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Related to plagal: plagal cadence


adj. Music
Of or being a medieval mode having a range from the fourth below to the fifth above its final tone.

[Medieval Latin plagālis, from plaga, plagal mode, from plagius, plagal, from Medieval Greek plagios (ēkhos), plagal (mode), from Greek, oblique, from plagos, side; see plāk- in Indo-European roots.]
American Heritage® Dictionary of the English Language, Fifth Edition. Copyright © 2016 by Houghton Mifflin Harcourt Publishing Company. Published by Houghton Mifflin Harcourt Publishing Company. All rights reserved.


1. (Classical Music) (of a cadence) progressing from the subdominant to the tonic chord, as in the Amen of a hymn
2. (Classical Music) (of a mode) commencing upon the dominant of an authentic mode, but sharing the same final as the authentic mode. Plagal modes are designated by the prefix Hypo- before the name of their authentic counterparts: the Hypodorian mode.
[C16: from Medieval Latin plagālis, from plaga, perhaps from Greek plagos side]
Collins English Dictionary – Complete and Unabridged, 12th Edition 2014 © HarperCollins Publishers 1991, 1994, 1998, 2000, 2003, 2006, 2007, 2009, 2011, 2014


(ˈpleɪ gəl)

adj. Music.
1. (of a church mode) having the final in the middle of the compass. Compare authentic (def. 4a).
2. (of a cadence) progressing from the subdominant to the tonic chord. Compare authentic (def. 4b).
[1590–1600; < Medieval Latin plagālis=plag(a) plagal mode (appar. back formation from plagius plagal; see plage) + Latin -ālis -al1]
Random House Kernerman Webster's College Dictionary, © 2010 K Dictionaries Ltd. Copyright 2005, 1997, 1991 by Random House, Inc. All rights reserved.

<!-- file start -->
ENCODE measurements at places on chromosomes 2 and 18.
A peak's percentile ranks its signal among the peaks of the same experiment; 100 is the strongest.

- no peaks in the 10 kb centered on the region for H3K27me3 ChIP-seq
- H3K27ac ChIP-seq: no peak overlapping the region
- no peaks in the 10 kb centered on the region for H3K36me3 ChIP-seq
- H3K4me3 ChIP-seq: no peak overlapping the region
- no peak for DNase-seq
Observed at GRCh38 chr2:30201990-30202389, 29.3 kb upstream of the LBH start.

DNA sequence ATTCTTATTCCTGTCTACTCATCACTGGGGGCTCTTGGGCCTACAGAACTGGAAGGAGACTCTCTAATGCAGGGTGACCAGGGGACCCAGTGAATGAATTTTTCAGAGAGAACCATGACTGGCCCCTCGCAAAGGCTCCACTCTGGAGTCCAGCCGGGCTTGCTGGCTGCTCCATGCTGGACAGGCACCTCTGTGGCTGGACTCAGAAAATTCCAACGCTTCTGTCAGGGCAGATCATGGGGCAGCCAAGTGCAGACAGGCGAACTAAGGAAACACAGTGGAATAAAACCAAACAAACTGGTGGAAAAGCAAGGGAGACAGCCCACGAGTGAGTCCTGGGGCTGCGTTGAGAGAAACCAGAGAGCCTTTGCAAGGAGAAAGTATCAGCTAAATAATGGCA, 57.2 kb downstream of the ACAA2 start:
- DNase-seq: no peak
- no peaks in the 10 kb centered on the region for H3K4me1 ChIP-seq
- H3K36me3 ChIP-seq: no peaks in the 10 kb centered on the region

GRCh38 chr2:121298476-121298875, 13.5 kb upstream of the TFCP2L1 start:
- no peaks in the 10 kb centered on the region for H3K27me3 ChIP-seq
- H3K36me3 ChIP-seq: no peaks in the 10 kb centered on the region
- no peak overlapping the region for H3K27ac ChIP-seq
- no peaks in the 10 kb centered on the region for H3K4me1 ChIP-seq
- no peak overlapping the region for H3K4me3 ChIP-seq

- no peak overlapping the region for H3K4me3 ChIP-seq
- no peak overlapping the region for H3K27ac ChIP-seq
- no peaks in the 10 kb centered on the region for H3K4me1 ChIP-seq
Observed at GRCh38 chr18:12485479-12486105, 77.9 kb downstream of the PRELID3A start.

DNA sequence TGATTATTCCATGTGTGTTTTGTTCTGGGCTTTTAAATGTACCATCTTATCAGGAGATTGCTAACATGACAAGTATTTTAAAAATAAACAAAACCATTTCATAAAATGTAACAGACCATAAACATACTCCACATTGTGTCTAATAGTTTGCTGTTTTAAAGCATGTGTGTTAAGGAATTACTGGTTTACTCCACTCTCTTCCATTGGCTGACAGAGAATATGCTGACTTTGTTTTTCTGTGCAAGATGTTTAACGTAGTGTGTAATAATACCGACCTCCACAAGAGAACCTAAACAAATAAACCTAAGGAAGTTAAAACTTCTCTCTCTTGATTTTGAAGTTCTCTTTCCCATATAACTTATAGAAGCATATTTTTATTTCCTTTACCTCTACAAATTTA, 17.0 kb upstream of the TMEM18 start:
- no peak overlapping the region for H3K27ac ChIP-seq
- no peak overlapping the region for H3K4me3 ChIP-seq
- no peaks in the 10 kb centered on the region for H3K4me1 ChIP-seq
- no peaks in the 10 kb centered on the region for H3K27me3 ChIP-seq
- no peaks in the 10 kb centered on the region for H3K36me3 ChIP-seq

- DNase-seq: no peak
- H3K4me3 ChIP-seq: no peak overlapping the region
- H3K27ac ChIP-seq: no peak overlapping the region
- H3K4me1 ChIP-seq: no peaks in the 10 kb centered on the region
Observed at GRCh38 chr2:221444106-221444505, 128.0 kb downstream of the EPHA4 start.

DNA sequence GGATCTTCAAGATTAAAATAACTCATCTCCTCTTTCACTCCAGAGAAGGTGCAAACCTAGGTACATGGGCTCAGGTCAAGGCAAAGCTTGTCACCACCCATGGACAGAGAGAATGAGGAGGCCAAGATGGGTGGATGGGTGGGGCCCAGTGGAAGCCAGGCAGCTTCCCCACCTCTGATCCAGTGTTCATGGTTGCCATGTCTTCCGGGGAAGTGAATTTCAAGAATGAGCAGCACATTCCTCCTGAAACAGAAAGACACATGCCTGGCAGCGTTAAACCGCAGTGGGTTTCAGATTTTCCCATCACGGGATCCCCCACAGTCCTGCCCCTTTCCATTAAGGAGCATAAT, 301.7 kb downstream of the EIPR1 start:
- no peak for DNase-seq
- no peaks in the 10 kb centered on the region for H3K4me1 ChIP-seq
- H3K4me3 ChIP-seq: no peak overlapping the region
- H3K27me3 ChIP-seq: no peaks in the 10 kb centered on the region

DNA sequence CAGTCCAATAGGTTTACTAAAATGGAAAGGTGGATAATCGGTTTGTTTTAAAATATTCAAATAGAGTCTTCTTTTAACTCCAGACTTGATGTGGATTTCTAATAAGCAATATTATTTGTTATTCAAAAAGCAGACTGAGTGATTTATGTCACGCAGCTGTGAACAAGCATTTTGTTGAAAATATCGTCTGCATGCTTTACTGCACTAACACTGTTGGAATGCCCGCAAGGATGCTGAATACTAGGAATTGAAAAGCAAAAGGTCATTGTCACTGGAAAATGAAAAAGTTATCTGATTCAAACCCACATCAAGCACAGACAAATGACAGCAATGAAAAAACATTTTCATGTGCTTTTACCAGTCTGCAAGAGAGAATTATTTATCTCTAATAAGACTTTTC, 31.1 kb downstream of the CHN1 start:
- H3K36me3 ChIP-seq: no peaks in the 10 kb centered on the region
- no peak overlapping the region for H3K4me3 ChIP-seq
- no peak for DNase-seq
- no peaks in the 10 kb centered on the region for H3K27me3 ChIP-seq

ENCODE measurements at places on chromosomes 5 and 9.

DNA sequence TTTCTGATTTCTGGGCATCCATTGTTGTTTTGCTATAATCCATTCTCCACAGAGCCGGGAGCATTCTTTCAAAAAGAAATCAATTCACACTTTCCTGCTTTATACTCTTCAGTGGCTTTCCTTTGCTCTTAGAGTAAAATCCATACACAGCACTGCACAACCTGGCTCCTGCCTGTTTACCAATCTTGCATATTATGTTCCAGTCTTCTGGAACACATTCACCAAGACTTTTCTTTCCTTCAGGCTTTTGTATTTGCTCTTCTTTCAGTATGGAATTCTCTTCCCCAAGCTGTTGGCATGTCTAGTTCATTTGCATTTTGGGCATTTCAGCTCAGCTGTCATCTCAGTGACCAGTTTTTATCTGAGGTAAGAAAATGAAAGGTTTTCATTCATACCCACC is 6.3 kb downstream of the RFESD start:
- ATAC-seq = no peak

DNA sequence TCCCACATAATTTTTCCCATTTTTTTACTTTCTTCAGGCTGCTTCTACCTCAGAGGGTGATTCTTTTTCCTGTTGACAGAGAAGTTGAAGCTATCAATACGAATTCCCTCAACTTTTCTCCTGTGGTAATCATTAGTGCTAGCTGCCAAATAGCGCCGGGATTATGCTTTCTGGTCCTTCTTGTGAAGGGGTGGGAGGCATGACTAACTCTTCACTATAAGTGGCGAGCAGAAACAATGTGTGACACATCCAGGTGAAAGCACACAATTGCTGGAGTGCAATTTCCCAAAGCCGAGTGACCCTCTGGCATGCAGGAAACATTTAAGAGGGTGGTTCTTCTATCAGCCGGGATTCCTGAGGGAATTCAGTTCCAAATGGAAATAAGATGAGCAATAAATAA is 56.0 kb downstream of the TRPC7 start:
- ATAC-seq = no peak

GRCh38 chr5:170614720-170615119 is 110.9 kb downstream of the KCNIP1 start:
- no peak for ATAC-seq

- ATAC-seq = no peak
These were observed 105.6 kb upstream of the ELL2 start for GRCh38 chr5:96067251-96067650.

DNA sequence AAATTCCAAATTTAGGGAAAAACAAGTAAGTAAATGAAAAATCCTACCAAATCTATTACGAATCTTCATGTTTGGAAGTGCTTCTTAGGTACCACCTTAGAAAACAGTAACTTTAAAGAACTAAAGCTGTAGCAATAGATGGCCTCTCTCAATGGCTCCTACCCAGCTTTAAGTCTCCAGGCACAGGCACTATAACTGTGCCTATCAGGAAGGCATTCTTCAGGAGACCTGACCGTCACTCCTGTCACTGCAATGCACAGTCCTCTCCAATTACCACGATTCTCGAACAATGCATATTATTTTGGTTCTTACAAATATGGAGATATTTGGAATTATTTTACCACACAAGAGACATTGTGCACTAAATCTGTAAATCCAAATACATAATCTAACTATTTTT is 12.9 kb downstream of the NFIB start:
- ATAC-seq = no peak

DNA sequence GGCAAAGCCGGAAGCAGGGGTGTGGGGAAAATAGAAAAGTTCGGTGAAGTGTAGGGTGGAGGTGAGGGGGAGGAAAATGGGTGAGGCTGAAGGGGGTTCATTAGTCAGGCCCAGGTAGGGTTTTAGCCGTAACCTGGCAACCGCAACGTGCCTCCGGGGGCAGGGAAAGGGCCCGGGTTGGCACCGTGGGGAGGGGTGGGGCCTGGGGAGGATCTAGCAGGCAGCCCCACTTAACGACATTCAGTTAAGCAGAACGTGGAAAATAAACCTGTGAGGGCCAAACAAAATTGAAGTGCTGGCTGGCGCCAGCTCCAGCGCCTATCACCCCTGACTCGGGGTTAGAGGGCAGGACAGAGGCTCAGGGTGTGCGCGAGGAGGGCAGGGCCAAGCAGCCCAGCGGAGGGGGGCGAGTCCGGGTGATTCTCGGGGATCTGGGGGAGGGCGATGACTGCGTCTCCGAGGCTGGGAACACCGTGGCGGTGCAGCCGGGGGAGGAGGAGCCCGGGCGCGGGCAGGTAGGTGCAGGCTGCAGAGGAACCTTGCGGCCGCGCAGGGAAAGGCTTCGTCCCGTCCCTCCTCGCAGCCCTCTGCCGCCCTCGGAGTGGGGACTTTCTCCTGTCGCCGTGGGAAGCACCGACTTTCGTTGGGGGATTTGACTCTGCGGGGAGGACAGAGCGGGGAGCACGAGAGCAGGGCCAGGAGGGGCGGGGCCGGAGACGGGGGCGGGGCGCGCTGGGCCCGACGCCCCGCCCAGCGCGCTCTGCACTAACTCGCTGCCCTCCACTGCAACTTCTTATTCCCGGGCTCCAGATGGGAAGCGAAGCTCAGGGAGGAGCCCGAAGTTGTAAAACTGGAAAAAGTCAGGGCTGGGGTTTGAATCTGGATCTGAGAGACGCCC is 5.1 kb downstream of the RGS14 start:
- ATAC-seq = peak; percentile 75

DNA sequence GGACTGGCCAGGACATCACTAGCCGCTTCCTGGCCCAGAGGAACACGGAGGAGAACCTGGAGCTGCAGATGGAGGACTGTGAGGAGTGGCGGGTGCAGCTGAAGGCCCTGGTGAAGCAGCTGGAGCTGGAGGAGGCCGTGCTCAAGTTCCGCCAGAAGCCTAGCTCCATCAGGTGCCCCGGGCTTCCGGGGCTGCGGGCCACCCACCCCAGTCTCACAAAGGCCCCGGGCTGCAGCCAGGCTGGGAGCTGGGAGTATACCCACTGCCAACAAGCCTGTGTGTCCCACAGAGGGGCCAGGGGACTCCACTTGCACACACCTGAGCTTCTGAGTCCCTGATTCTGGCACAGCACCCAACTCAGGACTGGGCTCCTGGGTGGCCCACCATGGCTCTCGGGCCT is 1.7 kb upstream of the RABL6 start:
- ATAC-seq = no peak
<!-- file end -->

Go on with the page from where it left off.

[ˈpleɪgəl] ADJplagal
Collins Spanish Dictionary - Complete and Unabridged 8th Edition 2005 © William Collins Sons & Co. Ltd. 1971, 1988 © HarperCollins Publishers 1992, 1993, 1996, 1997, 2000, 2003, 2005
References in periodicals archive ?
Appropriating a line from Horace, he castigates chants unfortunate enough to combine authentic and plagal ranges for being as unnatural as the union of a human head with a horse's tail.
Group A tunes he characterizes as 'major, heptatonic, and fairly equally divided between plagal and authentic examples.
Sub-elements and common terms and instructional terminology may include: key signature, key center, harmonic cadence, perfect cadence, half cadence, Plagal cadence, deceptive cadence, vertical construction vs.
When they had finished cleaning and preparing the lamps, they chanted the "Glory to the Father ..." and a hymn in plagal second tone.
This word pairs with a plagal cadence, and repeats in both the first and second verses.
The 'relaxed' nature of tonal motion towards the subdominant led to a flattening of the seventh above the tonic at final cadences, and thus to a digression towards a plagal cadence; combined with this is a liking for the minor chord on the subdominant (which, when the home tonality is major, provides more colour than the normal major chord on IV) - and there is a liking, too, for progressions in which the major chord on IV shifts to the minor.
Originally appeared in the December 31, 1998 issue of PLAGAL Memorandum at
Here, incidentally, all three closing measures surely comprise a decorated plagal cadence; the editor's emendation of a D-minor chord in m.
Leaving one of the best for last, the ground-breaking Greek band Mode Plagal will end this groovy journey on an ethnic jazz note.
They are in two vocal parts, the upper written in black ink, in the fourth echos, and the lower in red ink, in the fourth plagal (i.e., at the distance of a fifth).